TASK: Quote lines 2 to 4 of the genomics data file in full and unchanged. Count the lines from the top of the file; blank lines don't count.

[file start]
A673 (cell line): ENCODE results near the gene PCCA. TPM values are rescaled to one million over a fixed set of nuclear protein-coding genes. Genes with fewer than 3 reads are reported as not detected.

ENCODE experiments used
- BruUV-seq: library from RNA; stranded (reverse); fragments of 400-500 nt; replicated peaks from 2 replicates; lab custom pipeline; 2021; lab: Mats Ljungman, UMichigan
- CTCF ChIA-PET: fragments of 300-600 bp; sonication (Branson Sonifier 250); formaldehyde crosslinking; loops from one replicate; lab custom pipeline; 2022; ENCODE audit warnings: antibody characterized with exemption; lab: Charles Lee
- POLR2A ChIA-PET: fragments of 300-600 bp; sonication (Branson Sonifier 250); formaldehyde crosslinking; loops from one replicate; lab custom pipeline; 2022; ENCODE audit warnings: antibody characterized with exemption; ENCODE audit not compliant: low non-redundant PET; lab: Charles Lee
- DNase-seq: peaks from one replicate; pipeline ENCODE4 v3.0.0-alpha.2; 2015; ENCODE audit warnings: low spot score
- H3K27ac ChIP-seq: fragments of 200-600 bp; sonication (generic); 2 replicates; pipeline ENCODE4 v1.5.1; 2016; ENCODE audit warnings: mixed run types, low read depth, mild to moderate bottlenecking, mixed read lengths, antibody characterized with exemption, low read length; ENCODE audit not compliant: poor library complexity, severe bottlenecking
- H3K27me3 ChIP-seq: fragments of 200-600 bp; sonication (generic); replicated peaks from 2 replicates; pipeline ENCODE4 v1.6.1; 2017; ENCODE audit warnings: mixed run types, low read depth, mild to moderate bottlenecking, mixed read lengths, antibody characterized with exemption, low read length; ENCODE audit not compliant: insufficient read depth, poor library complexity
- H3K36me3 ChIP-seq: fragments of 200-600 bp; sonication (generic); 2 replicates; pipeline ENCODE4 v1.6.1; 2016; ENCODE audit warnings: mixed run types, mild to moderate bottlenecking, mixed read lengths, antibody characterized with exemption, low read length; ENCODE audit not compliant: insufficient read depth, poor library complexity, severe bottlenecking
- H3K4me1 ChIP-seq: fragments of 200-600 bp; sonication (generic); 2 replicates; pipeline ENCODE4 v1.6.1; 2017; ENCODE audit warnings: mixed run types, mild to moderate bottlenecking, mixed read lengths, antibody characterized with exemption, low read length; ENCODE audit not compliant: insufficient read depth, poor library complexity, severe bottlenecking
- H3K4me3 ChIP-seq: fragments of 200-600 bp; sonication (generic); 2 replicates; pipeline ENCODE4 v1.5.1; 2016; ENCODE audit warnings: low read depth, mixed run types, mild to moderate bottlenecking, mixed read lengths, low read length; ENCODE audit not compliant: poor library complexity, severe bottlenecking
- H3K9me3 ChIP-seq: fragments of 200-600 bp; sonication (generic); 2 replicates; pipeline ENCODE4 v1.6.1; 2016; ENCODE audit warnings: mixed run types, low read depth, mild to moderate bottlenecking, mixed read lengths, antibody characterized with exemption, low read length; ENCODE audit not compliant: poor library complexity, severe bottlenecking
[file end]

ENCODE experiments used
- BruUV-seq: library from RNA; stranded (reverse); fragments of 400-500 nt; replicated peaks from 2 replicates; lab custom pipeline; 2021; lab: Mats Ljungman, UMichigan
- CTCF ChIA-PET: fragments of 300-600 bp; sonication (Branson Sonifier 250); formaldehyde crosslinking; loops from one replicate; lab custom pipeline; 2022; ENCODE audit warnings: antibody characterized with exemption; lab: Charles Lee